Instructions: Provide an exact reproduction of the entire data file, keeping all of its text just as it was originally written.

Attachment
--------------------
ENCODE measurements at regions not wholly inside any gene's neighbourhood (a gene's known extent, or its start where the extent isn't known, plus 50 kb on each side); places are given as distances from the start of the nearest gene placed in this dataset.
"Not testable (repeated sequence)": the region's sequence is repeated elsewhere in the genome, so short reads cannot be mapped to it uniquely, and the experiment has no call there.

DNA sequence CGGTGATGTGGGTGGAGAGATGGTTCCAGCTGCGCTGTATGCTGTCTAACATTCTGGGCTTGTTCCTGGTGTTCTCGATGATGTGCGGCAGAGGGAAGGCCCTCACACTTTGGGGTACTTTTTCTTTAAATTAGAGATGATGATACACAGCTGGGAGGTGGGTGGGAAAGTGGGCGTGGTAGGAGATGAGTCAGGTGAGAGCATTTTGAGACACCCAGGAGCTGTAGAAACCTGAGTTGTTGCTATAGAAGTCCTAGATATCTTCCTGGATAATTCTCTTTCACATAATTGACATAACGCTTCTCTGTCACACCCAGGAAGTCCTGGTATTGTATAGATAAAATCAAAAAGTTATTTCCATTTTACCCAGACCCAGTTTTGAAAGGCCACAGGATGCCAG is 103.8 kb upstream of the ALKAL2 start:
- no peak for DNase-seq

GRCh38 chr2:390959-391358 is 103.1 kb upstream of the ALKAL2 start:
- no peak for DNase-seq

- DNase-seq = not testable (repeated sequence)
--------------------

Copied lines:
ENCODE measurements at regions not wholly inside any gene's neighbourhood (a gene's known extent, or its start where the extent isn't known, plus 50 kb on each side); places are given as distances from the start of the nearest gene placed in this dataset.
"Not testable (repeated sequence)": the region's sequence is repeated elsewhere in the genome, so short reads cannot be mapped to it uniquely, and the experiment has no call there.

DNA sequence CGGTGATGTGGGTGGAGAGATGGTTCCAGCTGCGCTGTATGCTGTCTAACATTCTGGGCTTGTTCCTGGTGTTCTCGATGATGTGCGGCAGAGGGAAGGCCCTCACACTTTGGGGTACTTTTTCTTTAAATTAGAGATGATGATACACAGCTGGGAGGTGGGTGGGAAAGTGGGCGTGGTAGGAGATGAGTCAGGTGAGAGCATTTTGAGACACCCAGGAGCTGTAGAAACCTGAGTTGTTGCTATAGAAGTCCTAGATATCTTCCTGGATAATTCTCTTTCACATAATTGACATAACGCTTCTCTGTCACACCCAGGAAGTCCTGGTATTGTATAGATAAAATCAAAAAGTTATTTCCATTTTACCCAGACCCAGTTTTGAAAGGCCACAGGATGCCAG is 103.8 kb upstream of the ALKAL2 start:
- no peak for DNase-seq

GRCh38 chr2:390959-391358 is 103.1 kb upstream of the ALKAL2 start:
- no peak for DNase-seq

- DNase-seq = not testable (repeated sequence)